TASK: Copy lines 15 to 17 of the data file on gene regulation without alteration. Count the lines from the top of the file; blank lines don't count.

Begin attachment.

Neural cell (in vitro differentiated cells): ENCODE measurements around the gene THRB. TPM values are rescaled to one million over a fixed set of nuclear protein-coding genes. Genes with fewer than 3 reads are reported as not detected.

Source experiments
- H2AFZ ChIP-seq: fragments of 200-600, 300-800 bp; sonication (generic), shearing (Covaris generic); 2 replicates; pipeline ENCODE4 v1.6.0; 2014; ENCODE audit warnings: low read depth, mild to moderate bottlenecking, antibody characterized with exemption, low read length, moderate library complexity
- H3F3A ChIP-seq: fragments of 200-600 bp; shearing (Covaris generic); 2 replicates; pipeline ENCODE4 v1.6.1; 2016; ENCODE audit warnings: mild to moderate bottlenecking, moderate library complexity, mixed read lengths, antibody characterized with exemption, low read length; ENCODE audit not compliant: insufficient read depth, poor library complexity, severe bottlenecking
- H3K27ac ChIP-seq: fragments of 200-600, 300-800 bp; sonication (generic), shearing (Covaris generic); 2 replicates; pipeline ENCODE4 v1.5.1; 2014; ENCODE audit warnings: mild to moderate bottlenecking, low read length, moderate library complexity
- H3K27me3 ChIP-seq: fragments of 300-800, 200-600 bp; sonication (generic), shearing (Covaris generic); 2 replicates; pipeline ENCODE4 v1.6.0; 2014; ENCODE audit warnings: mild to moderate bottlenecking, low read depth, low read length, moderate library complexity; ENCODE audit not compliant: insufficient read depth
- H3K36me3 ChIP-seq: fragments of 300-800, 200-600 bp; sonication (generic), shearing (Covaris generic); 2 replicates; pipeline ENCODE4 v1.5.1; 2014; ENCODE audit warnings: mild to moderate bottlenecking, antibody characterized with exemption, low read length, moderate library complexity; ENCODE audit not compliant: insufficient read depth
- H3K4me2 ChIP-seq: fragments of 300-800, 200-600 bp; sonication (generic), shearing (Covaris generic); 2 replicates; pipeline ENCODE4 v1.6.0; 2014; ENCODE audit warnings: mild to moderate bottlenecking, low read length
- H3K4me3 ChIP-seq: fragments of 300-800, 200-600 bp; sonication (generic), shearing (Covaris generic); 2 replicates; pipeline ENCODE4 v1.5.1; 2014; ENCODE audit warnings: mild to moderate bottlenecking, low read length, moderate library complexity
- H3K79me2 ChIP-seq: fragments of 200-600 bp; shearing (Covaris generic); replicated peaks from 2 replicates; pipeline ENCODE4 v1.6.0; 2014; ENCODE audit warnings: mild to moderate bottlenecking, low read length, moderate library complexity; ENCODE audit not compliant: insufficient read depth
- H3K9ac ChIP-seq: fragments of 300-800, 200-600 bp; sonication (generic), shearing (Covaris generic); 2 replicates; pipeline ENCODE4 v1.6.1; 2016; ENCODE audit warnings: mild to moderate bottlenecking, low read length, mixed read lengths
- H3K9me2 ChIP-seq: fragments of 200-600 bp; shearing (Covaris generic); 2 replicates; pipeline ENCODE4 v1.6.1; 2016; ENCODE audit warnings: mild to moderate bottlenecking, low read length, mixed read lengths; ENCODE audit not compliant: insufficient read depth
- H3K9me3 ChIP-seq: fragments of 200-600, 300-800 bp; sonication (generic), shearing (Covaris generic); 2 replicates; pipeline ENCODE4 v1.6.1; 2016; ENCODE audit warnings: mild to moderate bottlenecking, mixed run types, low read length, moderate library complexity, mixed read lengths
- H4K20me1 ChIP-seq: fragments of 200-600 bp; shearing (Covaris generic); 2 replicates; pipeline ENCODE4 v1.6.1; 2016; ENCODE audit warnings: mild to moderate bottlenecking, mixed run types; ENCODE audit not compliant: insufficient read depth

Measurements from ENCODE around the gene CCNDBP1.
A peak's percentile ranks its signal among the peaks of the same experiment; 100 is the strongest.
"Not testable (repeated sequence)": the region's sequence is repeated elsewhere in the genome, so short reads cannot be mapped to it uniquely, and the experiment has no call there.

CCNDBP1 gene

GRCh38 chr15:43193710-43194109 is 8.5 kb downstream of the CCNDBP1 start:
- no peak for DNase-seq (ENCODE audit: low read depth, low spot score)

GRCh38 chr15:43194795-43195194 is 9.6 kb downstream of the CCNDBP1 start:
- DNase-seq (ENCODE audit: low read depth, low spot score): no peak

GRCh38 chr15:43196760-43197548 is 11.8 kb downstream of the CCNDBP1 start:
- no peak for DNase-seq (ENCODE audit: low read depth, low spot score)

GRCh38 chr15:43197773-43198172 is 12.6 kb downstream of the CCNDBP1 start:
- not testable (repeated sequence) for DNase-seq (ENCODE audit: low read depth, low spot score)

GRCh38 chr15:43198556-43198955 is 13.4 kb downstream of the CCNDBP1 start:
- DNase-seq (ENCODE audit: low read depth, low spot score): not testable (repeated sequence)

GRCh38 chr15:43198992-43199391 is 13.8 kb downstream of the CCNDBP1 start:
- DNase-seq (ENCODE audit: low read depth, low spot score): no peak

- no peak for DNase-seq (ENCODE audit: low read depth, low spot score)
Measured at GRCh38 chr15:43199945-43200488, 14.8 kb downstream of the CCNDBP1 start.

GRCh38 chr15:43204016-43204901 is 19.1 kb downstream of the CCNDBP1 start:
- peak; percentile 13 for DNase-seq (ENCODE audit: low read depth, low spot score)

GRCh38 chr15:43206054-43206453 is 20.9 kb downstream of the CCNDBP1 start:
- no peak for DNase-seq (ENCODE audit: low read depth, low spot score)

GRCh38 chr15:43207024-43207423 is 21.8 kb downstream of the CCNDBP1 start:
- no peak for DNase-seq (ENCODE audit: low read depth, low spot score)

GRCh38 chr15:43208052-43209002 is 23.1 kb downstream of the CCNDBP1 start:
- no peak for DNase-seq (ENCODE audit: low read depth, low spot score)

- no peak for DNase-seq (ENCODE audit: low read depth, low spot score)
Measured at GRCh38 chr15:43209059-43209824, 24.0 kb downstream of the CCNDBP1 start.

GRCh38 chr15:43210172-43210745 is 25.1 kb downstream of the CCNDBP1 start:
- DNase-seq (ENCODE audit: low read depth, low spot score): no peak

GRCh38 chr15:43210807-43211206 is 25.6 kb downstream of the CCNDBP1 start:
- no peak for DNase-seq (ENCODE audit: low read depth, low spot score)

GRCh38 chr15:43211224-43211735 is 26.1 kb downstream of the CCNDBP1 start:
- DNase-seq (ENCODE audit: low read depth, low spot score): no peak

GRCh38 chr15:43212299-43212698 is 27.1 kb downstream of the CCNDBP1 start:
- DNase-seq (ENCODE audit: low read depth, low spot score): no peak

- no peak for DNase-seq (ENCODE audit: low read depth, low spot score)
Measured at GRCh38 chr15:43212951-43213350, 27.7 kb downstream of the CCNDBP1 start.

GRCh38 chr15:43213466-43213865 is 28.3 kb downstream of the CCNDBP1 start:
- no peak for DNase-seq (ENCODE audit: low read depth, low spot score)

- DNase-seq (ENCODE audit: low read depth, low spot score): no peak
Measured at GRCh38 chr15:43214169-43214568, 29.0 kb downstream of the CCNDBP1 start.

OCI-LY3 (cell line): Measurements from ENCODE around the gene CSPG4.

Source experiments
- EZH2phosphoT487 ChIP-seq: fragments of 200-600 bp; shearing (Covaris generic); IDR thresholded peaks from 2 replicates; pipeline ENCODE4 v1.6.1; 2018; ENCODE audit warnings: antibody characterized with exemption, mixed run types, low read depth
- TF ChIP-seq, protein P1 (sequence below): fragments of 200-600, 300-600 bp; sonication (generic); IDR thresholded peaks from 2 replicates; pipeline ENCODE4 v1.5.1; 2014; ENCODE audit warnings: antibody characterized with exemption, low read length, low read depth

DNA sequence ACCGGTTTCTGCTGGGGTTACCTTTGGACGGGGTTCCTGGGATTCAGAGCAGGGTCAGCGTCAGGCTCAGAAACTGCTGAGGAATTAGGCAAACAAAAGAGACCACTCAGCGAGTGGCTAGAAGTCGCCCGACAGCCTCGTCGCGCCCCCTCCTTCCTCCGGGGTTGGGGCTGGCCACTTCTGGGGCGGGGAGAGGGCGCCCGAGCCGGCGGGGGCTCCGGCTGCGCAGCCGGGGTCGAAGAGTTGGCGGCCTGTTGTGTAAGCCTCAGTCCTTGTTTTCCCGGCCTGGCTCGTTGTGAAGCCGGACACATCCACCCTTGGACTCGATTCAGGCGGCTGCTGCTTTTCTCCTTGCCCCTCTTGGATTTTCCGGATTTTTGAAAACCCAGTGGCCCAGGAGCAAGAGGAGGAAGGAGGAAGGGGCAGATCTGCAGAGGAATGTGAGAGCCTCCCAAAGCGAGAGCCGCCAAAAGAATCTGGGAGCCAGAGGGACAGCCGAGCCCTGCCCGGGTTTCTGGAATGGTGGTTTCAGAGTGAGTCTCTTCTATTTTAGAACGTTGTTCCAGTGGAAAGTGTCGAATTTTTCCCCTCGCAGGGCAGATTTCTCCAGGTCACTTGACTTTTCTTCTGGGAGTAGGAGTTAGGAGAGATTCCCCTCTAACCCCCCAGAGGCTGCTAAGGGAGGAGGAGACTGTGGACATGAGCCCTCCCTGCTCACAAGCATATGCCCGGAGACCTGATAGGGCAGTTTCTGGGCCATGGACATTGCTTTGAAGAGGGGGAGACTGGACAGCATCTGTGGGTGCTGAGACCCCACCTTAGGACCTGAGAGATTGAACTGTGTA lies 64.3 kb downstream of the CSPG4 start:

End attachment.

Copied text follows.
Measurements from ENCODE around the gene CCNDBP1.
A peak's percentile ranks its signal among the peaks of the same experiment; 100 is the strongest.
"Not testable (repeated sequence)": the region's sequence is repeated elsewhere in the genome, so short reads cannot be mapped to it uniquely, and the experiment has no call there.